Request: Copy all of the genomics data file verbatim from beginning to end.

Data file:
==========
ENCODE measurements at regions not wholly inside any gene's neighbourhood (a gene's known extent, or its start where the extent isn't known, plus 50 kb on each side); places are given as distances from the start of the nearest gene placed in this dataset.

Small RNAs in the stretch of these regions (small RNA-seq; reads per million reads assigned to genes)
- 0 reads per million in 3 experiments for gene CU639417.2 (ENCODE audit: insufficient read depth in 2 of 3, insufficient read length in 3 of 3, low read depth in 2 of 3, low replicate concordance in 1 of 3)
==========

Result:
ENCODE measurements at regions not wholly inside any gene's neighbourhood (a gene's known extent, or its start where the extent isn't known, plus 50 kb on each side); places are given as distances from the start of the nearest gene placed in this dataset.

Small RNAs in the stretch of these regions (small RNA-seq; reads per million reads assigned to genes)
- 0 reads per million in 3 experiments for gene CU639417.2 (ENCODE audit: insufficient read depth in 2 of 3, insufficient read length in 3 of 3, low read depth in 2 of 3, low replicate concordance in 1 of 3)